Sunday, November 1, 2009

Racism and Education Reform

A question for all you foundations experts.

On another blog we were having a discussion about the relationship between racism/classism and the belief that education reform is the key to social and economic change for the poor. I wondered whether a focus on education reform is a PC way for liberals to sublimate their racist/classist assumptions, consciously or not. And I wondered whether this association helps explain the incredible unresponsiveness of liberals to basic facts about education reform (like the fact that evaluating academic achievement in poor schools with standardized tests is deadly).

Are education reform in its current form and the "education gospel" more generally, representative of a kind of new "white person's burden" and imperialism?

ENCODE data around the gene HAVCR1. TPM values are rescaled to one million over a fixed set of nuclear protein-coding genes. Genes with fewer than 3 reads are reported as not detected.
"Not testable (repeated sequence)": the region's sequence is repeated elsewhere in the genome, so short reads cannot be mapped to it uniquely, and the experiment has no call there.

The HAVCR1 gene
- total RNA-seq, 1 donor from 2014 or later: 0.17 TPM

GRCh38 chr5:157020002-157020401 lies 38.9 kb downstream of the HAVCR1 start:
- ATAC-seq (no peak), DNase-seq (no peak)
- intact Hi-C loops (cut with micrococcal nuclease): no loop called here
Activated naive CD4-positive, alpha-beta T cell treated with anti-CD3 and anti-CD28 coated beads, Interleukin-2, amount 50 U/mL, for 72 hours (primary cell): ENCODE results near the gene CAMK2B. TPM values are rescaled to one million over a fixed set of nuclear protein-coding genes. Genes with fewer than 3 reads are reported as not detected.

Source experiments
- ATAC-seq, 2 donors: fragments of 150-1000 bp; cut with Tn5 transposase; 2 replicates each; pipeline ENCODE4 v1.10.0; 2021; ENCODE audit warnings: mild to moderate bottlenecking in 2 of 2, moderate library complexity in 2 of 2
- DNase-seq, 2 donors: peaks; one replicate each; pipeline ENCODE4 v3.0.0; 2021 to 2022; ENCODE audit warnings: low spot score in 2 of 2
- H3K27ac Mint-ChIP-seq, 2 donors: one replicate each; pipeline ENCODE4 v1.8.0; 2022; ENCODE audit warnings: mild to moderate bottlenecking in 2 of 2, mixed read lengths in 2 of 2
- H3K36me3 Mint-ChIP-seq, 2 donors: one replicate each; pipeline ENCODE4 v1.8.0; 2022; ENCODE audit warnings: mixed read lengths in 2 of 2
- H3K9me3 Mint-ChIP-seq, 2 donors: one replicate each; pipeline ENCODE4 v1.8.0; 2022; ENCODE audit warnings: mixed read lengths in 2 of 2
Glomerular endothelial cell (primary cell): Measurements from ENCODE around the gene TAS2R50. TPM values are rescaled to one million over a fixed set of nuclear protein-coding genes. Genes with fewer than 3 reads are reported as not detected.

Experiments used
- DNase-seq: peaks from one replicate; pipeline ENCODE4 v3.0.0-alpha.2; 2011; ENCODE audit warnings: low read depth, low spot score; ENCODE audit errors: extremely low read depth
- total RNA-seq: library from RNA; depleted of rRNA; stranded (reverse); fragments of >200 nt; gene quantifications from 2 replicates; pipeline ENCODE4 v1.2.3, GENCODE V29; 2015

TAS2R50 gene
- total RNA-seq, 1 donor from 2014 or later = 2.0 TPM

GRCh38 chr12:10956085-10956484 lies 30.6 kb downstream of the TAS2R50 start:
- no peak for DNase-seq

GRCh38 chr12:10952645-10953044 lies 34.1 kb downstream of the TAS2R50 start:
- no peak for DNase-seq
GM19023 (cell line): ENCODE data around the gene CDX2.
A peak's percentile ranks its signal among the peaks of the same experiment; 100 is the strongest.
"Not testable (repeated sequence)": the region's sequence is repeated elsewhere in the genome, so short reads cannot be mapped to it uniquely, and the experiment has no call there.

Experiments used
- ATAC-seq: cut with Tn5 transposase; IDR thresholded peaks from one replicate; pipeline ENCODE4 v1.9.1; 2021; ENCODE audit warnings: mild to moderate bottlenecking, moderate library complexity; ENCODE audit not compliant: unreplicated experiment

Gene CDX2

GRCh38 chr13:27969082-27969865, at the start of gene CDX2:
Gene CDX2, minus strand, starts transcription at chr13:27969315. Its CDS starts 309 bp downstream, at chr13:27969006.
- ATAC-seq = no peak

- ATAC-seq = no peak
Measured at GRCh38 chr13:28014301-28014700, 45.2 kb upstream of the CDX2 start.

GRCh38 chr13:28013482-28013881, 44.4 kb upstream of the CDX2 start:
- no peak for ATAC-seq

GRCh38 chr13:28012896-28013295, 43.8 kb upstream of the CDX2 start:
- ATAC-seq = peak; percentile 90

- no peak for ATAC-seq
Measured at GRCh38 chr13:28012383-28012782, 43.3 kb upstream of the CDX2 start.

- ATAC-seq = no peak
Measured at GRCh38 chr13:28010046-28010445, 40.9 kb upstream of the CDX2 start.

In a sense, focusing on education as the "solution" to anything at least partly entails "blaming the victim." If education is the solution, then there must be something about someone that is inadequate and needs to be "fixed." A focus on education inherently implies that the "problem" is with those who are being educated (and can't seem to learn).

Who has talked about this?

Some relevant data from the discussion:
But the General Social Survey asks about 4 different explanations for why blacks are less successful economically. . . . [T]hose who give all internal explanations (blaming blacks for their lack of success) tend to blame lack of education less than 1/3 of the time: 28.1% to 71.9%. But those who give all external explanations (blaming discrimination, not blaming "lack of will") blame lack of education 3/4ths of the time: 75.0% to 25.0%.
--Paul Rosenberg (scroll down)

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